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A lot of 'Allure' (and Lombard) to show you



Did Carole Lombard have plenty of sex appeal? That photo of her in a swimsuit, from the June 1932 issue of Modern Screen, supplies an obvious answer (https://carole-and-co.livejournal.com/817111.html). Half a decade later, Carole still possessed the power to make men melt.

Don't believe me? I'll give you visual proof; she's featured in Allure magazine. No, not the current Conde Nast beauty publication (below is its February 2018 cover with Dakota Johnson)...



...nope, this magazine titled Allure was published more than eight decades ago, and in fact we've written about it before (https://carole-and-co.livejournal.com/172877.html).



Then as now, we're reporting it in the context of an eBay auction (more on that later). However, unlike our 2009 entry, not only do we know more about the publication, but we have more examples to show you. Above is the cover of that inaugural issue, July 1937, and Lombard -- nearing the apex of her popularity -- is inside, having won an award from the magazine:



We ran that two-page display -- chock full of "leg art," the last time, in much smaller form. As you can tell, this is the 1937 equivalent of a "girlie" mag, dedicated to showing the female form in as much of its glory as postal inspectors would allow.

Here's more from that first issue, starting with the table of contents:



There's a display called "Sitdowners"; labor strikes were a big deal in '37, and the mag borrowed the term to show off some leggy ladies, followed by some more pages:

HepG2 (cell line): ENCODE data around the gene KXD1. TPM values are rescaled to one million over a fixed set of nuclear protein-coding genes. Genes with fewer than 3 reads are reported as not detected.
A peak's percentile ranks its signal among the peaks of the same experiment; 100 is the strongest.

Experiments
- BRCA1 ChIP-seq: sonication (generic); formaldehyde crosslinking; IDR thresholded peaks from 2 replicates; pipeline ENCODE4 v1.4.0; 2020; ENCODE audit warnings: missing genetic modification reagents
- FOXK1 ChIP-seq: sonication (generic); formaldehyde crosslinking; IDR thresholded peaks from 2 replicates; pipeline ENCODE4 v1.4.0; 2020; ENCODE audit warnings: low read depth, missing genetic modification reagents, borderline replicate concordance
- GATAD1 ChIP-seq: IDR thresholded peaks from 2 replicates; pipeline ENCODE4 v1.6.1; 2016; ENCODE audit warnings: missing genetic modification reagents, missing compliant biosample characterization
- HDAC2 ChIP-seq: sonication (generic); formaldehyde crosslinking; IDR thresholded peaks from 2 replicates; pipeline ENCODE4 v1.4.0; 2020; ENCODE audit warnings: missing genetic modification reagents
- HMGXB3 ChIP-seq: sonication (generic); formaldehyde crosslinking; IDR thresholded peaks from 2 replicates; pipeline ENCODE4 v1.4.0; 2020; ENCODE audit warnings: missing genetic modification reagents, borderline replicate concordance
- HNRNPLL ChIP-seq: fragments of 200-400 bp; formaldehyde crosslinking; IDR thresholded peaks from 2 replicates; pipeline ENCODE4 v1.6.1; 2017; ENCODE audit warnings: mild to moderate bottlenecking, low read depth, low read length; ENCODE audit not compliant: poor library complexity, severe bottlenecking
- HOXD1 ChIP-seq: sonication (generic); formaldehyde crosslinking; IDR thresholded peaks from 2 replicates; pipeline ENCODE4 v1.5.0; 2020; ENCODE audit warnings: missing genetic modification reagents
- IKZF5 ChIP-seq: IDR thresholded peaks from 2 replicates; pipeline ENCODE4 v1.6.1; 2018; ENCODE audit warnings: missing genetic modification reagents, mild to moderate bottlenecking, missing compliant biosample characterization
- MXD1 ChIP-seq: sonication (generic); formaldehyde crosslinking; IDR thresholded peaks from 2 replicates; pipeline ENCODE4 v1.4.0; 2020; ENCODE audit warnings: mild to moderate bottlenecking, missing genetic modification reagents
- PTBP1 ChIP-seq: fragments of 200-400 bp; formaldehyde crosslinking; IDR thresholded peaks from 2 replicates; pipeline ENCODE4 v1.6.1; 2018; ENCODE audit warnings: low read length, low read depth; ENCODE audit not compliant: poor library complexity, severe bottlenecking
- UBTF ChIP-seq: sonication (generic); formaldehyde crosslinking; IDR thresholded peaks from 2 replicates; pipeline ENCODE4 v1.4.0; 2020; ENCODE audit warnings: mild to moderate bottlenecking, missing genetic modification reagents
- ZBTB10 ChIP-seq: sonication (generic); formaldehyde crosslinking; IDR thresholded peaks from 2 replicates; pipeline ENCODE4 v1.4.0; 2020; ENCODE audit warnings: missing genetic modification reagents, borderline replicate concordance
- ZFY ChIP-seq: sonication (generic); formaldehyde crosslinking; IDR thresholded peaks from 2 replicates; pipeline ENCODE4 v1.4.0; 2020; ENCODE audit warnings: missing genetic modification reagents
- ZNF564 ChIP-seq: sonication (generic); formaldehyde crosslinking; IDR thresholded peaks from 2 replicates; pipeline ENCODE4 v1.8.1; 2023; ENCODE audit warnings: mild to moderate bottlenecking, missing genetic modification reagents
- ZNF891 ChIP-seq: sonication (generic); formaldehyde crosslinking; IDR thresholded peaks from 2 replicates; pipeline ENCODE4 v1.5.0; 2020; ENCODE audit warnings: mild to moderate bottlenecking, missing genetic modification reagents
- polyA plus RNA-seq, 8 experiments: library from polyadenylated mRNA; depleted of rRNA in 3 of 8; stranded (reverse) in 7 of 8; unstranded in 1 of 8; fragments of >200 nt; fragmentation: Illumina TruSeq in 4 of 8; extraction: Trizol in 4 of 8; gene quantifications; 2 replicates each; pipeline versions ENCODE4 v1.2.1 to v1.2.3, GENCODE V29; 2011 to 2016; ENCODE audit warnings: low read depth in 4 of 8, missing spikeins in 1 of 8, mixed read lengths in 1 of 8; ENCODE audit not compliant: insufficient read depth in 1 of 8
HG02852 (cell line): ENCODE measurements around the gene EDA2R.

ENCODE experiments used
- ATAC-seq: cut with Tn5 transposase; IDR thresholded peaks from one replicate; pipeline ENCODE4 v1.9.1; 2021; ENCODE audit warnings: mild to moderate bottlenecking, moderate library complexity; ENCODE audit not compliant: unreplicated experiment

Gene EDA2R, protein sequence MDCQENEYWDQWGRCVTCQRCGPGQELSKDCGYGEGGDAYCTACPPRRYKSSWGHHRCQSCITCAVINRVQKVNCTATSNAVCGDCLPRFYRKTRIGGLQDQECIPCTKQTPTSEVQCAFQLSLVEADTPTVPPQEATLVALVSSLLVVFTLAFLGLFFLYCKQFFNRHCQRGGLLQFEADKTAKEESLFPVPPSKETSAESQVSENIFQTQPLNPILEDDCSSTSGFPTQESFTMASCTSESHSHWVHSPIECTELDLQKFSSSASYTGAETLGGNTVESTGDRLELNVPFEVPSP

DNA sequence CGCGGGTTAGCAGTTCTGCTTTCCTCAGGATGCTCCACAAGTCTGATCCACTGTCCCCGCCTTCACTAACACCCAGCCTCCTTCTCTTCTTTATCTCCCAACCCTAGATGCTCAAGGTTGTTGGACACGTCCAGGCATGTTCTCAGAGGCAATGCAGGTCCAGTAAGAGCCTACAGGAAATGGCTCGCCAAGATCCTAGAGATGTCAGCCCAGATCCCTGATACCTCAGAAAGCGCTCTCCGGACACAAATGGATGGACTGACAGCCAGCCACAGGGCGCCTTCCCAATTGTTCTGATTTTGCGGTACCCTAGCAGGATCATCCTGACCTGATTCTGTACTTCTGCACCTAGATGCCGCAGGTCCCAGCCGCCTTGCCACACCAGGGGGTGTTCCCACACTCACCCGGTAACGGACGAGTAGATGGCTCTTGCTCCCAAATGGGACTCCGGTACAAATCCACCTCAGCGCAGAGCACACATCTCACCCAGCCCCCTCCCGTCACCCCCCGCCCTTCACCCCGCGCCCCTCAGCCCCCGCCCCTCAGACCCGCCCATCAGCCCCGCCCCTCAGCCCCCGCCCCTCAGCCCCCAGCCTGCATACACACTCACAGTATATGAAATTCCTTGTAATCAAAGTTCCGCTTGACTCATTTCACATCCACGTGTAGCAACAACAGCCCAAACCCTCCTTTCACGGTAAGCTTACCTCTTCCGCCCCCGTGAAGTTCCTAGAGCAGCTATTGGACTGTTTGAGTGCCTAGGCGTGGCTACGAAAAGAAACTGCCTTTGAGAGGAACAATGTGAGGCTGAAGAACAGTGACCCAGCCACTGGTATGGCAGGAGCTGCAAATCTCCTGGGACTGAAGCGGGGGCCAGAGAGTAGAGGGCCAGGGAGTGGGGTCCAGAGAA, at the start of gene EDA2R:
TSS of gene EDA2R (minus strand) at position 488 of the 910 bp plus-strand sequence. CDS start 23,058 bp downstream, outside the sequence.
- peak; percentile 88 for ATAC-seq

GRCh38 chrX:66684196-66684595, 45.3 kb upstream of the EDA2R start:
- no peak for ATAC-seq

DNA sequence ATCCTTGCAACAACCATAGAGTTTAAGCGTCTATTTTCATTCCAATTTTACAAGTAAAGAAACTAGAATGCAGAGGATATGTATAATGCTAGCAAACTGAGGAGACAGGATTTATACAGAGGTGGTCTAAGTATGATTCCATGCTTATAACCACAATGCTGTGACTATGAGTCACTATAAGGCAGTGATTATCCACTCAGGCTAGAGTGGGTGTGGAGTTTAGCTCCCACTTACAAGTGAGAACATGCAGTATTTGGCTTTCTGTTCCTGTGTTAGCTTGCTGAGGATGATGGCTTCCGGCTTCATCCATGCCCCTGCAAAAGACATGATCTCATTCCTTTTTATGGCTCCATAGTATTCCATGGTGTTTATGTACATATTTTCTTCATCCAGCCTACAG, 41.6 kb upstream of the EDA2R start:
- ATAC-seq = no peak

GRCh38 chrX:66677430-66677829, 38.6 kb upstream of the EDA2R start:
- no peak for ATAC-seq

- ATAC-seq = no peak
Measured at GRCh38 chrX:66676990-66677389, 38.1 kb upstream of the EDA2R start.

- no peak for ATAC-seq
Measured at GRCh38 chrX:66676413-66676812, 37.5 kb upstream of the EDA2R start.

Even a drawing has a reference to a "sit-down strike":







The swimwear Lombard exhibited earlier in the issue has some more examples ("Sun-Kissed Peaches Of The Beaches"):



And look at lovely young Ida Lupino:



Carole's Paramount pal Dorothy Lamour, already famed for her sarong, was Allure's cover subject in August (Marlene Dietrich was that month's award-winner), while another issue made newsstands in September:




Reader Paul Duca commented in 2009, "Obviously it didn't last too long then...otherwise Moss Hart wouldn't have used Allure as the name of the fashion magazine that was the setting for the musical 'Lady In The Dark' (he wrote the libretto)."

And Paul was right. (BTW, Gertrude Lawrence starred in it on Broadway, while Ginger Rogers had the lady in a 1944 film version directed by Mitchell Leisen.) The three issues represented the complete run for this Allure.

This July issue, which the seller accurately describes as a "spicy pulp era girlie magazine," is in very good condition. It's complete with no cut or missing pages, an some scattered surface wear.

One bid, for $4.95, has been made as of this writing; the auction is set to close at 9:39 p.m. (Eastern) June 11 (a week from Monday). Like to get your hands on this Lombard rarity? Then visit https://www.ebay.com/itm/Complete-July-1937-Vol-1-No-1-Allure-Magazine-Carole-Lombard-Pin-Up-Photos/292586508924?hash=item441f83d27c:g:CZ8AAOSwT4ZbEBkl#viTabs_0.
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